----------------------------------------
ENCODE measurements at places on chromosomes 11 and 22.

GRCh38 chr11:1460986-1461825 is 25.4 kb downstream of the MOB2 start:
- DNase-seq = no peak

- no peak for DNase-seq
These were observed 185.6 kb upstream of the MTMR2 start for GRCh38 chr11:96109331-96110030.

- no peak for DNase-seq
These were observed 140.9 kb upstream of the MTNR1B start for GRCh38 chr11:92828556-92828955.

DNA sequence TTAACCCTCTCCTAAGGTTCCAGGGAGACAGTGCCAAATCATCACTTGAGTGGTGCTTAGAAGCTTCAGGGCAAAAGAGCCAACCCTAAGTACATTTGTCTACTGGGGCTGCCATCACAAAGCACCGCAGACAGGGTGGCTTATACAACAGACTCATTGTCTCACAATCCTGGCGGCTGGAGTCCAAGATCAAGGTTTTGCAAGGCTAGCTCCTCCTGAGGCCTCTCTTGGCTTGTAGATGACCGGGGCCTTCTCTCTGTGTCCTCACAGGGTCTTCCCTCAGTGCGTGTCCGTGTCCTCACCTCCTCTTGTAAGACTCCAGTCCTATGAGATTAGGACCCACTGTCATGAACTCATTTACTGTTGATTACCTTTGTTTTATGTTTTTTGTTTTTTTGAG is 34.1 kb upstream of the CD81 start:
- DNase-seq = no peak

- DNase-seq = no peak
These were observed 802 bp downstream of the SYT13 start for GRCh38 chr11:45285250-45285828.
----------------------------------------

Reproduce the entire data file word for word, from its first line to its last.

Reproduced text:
ENCODE measurements at places on chromosomes 11 and 22.

GRCh38 chr11:1460986-1461825 is 25.4 kb downstream of the MOB2 start:
- DNase-seq = no peak

- no peak for DNase-seq
These were observed 185.6 kb upstream of the MTMR2 start for GRCh38 chr11:96109331-96110030.

- no peak for DNase-seq
These were observed 140.9 kb upstream of the MTNR1B start for GRCh38 chr11:92828556-92828955.

DNA sequence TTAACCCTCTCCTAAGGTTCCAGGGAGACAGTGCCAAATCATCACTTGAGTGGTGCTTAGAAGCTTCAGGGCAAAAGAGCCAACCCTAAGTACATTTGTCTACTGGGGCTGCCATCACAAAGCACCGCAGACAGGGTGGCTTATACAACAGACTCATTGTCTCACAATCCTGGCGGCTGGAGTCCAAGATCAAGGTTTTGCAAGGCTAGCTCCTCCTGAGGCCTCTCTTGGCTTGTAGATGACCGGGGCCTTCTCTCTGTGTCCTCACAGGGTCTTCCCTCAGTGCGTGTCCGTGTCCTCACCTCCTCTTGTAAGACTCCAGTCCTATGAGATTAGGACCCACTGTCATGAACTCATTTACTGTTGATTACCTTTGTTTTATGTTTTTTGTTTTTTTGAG is 34.1 kb upstream of the CD81 start:
- DNase-seq = no peak

- DNase-seq = no peak
These were observed 802 bp downstream of the SYT13 start for GRCh38 chr11:45285250-45285828.